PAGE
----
The court held that an adult’s sexual preference does not amount to misconduct. The court also noticed that the privacy of the person should be protected and termination or suspension of employment is not applicable until the misconduct of a person has substantial nexus to his employment. Additionally, in the NALSA case, the judiciary played a crucial role and pushed the government to make a transgender protection bill. Even after the repeated requests of the Judiciary, there are still no specific laws or amendments to the existing laws for the protection of LGBTIQ+ community members in the employment sector. Thereby these judgments clarify the stance of the judiciary in India and show that the suspension or termination of service based on sexual preference/orientation is not appropriate and encouraged.

It is high time that India should bring in force specific regulations to protect the people of the LGBTIQ+ community. The legislation should establish various guidelines regarding the formation of policies pertaining to employee onboarding and offboarding. Sanctions should be imposed on the private entities in case of inconsistency in following the clear and explicit non- discrimination guidelines. Authors believe the discrimination emerges out of unfamiliarity and ignorance. The old mindsets can be changed through the sharing of experiences and meaningful interactions; hence the government should ask the entities to have these sessions regularly to ensure the proper behavior of co-workers with people of the LGBTIQ+ community. The government should follow the principles of equity and provide these people with reservations to stabilize the community. The approach of the legislation should be to create an exhaustive document to dilute the possibility of any grey area in terms of safeguards, impositions, and sanctions. Lastly, such changes require continuous follow-up and it cannot be achieved through a single policy, action, or reaction.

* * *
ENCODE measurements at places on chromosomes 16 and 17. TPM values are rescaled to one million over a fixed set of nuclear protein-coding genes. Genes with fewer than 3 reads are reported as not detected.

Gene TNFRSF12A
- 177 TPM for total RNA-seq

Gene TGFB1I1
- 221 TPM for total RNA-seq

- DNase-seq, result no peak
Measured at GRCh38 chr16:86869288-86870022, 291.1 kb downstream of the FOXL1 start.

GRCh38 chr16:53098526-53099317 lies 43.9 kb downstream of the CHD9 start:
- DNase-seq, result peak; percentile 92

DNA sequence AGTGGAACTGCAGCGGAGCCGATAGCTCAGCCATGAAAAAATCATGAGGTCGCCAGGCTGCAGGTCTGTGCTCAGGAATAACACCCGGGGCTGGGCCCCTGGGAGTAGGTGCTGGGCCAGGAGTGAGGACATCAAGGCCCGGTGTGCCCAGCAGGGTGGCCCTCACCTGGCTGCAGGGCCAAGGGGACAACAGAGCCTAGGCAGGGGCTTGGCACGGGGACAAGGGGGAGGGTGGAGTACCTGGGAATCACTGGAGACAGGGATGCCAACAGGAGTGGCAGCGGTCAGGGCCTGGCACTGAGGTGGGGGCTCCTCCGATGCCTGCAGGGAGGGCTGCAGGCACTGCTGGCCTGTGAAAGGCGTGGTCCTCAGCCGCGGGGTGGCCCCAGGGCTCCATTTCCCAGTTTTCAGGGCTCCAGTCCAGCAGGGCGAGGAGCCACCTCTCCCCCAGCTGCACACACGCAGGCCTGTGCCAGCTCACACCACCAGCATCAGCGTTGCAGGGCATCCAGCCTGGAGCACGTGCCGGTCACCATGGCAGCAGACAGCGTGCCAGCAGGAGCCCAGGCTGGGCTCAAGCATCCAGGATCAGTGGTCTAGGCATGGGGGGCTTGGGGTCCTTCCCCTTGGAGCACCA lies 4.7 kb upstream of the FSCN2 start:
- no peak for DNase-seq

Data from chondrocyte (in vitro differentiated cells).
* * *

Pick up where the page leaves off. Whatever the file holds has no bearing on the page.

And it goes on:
The step taken by the USA is a direction that all the countries should follow. The active role played by the Judiciary in the states is commendable. The situation in India is a bit different from the USA and the main cause of this difference is ignorance. In India, the legislative safeguards provided to the people of the LGBTIQ+ community are next to zero. Although the approach of the judiciary in India has been progressive, the limitation of the judiciary to follow the laws makes it helpless most of the time. The judiciary has always given a broad interpretation to the existing frameworks to provide as much safeguard they can to the people of this community. India being a country with the highest unemployment rate makes the situation worse for these people as they are the least preferred people at the time of hiring and the most preferred people when it comes to removal. It is high time that India take initiatives for the most ignored and dejected people of the country by creating specific regulations and by organizing awareness programs among the masses.


Abhishek Gupta is a third-year B.A.LL.B. student at the National Law University Odisha, India.

Shubham Gupta is a third-year B.A.LL.B. student at the National Law University Odisha, India.


Suggested citation: Abhishek Gupta and Shubham Gupta, The Lack of LGBTQ+ Employment Protections in India, JURIST – Student Commentary, June 25, 2020,

This article was prepared for publication by Tim Zubizarreta, JURIST’s Managing Editor. Please direct any questions or comments to him at

Opinions expressed in JURIST Commentary are the sole responsibility of the author and do not necessarily reflect the views of JURIST's editors, staff, donors or the University of Pittsburgh.